The will of Robert Hunter, dated 5: 6mo: 1647, was proved in the Ipswich court 28: 7: 1647. The following copy is taken from the record contained in the Ipswich Deeds, volume 1, leaf 25, the original being missing. This 5th of the 6th month 1647. I Robert Hunter weak of body but of pfect
John M. Hunter was born in Montgomery county, Indiana, May 2, 1842. His parents died when he was five years old, and he lived with Mr. Jacob Hershbarger until he reached his eleventh year, then with his brother-in-law, Rev. William Baldwin. He was educated in the common schools of Indiana, and came to this county
This name in German is Yager, but when translated it means Hunter. Andrew Hunter, and his wife, of Germany, came to America and settled in Greenbriar County, Virginia, where they had John, Tobias, Philip, William, Peter, Elizabeth, and Sarah. Peter, who changed the family name from Yager to Hunter, married Margaret Wood, and settled in
The Humboldt Mining Company, who control our of the largest and best hydraulic properties in this section, was organized in 1881 by Horose Sloan, Ira Sproul, Herbert Hunter, Fred Frey, Harry Heppner and Fred Yorgenson, to work 320 acres lying adjacent to Canyon City. The properly had been worked by the drifting process since 1862,
ROBERT HUNTER: (fl. 1750-1780), portrait painter, a native of Ulster, studied under the elder Pope, and had a considerable practice in Dublin about the middle of the eighteenth cen tury. He modelled his tone of colouring on the painting of old masters. His portraits were excellent likenesses, if not of the first rank in painting.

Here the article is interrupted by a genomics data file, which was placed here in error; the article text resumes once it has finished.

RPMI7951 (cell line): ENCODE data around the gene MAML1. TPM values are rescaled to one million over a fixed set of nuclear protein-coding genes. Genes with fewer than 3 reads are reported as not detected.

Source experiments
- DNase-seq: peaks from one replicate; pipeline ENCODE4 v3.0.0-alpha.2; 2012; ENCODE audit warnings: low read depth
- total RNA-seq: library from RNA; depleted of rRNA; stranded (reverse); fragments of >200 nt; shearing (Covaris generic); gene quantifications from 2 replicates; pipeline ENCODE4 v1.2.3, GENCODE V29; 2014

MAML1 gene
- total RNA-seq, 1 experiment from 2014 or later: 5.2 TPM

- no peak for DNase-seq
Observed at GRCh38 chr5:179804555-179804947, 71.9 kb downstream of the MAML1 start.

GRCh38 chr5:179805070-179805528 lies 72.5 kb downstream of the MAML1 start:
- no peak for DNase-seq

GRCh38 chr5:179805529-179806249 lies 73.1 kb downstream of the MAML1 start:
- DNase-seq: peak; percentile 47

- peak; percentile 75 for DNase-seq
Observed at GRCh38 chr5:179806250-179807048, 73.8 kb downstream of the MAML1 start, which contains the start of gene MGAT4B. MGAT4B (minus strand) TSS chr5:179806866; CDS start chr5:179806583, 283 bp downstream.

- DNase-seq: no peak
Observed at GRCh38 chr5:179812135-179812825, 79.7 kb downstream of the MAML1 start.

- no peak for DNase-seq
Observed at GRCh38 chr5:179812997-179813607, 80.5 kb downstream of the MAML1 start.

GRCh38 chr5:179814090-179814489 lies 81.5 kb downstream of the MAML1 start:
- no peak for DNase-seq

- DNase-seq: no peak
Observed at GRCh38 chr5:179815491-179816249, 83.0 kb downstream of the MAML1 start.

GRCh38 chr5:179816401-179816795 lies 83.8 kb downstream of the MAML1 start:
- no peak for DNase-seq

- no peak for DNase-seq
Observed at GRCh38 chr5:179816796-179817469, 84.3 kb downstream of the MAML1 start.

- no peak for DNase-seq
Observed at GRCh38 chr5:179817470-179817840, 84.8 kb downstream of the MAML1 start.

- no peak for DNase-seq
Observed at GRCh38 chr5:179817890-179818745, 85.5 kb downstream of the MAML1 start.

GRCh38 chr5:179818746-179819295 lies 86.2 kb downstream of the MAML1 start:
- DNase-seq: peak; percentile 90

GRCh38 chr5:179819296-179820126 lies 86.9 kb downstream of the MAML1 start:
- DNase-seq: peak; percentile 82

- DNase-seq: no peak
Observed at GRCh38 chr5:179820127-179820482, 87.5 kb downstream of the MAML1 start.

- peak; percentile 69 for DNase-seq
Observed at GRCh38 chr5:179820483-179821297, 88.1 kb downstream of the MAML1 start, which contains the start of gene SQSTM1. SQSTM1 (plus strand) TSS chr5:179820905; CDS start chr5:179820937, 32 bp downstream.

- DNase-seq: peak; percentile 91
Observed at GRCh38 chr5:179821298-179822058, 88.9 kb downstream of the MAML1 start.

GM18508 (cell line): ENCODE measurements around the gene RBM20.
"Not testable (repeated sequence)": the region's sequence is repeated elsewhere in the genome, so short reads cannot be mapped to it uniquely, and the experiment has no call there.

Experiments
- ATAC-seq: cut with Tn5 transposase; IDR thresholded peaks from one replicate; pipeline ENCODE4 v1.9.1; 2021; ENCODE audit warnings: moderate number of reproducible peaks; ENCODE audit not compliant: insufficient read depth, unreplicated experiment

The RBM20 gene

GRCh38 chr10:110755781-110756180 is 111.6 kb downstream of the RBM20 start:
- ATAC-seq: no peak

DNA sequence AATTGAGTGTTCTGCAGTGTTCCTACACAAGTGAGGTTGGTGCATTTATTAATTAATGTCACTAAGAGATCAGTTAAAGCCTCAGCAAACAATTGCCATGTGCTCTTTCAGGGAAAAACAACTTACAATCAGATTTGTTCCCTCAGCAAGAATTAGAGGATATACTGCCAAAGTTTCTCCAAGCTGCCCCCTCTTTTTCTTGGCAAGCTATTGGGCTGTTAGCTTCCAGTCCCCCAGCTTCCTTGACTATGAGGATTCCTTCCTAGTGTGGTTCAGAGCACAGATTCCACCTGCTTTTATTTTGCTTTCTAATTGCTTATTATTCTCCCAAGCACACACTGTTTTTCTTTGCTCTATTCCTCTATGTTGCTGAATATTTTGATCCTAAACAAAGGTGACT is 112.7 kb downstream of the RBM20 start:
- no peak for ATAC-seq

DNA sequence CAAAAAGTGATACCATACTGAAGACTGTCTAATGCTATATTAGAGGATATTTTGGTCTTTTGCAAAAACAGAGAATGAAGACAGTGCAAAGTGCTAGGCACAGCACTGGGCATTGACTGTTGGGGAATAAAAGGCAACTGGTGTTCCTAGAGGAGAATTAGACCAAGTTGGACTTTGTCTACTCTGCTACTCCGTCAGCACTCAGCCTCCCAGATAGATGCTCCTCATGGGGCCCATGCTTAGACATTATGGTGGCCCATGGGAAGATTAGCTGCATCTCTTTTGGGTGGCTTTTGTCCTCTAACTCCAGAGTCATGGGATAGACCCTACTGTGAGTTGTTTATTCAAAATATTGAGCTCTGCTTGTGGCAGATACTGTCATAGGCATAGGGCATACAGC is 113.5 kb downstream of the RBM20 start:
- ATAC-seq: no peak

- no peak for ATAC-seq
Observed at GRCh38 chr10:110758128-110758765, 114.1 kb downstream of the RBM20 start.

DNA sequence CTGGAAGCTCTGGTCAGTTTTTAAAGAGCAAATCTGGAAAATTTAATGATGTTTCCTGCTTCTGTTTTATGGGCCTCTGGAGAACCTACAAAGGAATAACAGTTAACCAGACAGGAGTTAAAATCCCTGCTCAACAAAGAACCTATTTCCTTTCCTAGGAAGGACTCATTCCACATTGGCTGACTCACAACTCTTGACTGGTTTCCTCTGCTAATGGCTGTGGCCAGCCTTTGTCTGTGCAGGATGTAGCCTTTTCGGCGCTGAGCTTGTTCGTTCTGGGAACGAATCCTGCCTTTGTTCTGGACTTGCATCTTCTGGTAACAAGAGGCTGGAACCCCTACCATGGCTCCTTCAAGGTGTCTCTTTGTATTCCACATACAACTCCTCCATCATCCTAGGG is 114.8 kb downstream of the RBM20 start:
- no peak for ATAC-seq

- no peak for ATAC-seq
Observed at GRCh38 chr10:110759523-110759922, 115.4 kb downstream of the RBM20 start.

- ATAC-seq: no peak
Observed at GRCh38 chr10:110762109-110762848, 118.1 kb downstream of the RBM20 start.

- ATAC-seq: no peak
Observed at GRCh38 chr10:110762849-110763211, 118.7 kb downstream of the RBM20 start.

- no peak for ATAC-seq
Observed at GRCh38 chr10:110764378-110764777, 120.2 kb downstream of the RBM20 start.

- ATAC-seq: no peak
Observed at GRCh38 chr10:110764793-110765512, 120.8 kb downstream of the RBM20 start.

ROBERT HUNTER: (d. 1734), Governor of New York and Jamaica, belonged to the family of Hunter of Hunterstin, Ayrshire (See Burke, “Landed Gentry,” 1886 ed.) Paterson describes him as one of the children of James Hunter, who was a son of the laird of that ilk, and married Margaret, daughter of the Rev. John Spalding
RACHEL HUNTER: (1754-1813), novelist, born in London about 1754, married an English merchant resident in Lisbon, but after ten years of married life her husband died, and Mrs. Hunter returned to England. She took up her abode in Norwich either 1794 or 1795, and devoted herself henceforth to literary pursuits. She died at Norwich in
CHRISTOPHER HUNTER: (1675-1757), physician and antiquary, born in July 1675, was the only son of Thomas Hunter, of Medonsley, Durham, by his second wife, Margaret Readshaw (Surtees, Durham, ii. 289). He was educated at the free grammar school of Kepyr in Houghton-le-Spring, Durham. In 1692 he was admitted pensioner of St. John’s College, Cambridge, and
HENRY NOEL ALEXANDER HUNTER: D.S.O. 1918, the Queen’s Regt.; b. 1881; educ.: Temple Grove; Haileybury College. Served South African War, 1899-1902 (Queen’s medal and three clasps, King’s medal and two clasps); European War, 1914-18 (despatches, D.S.O., Bt. Lt.-Col.). Address: The Queen’s Royal Regiment, c/o Lloyd’s , 6 Pall Mall, S. W. 1.
ANNE HUNTER: (1742-1821), poetess, eldest daughter of Robert Home, surgeon, and sister of Sir Everard Home (q.v.); married in July 1771, John Hunter (q.v.) the great surgeon. Be fore her marriage she had gained some note as a lyrical poetess, her “Flower of the Forest” appearing in “The Lark,” an Edinburgh periodical, in 1765. Her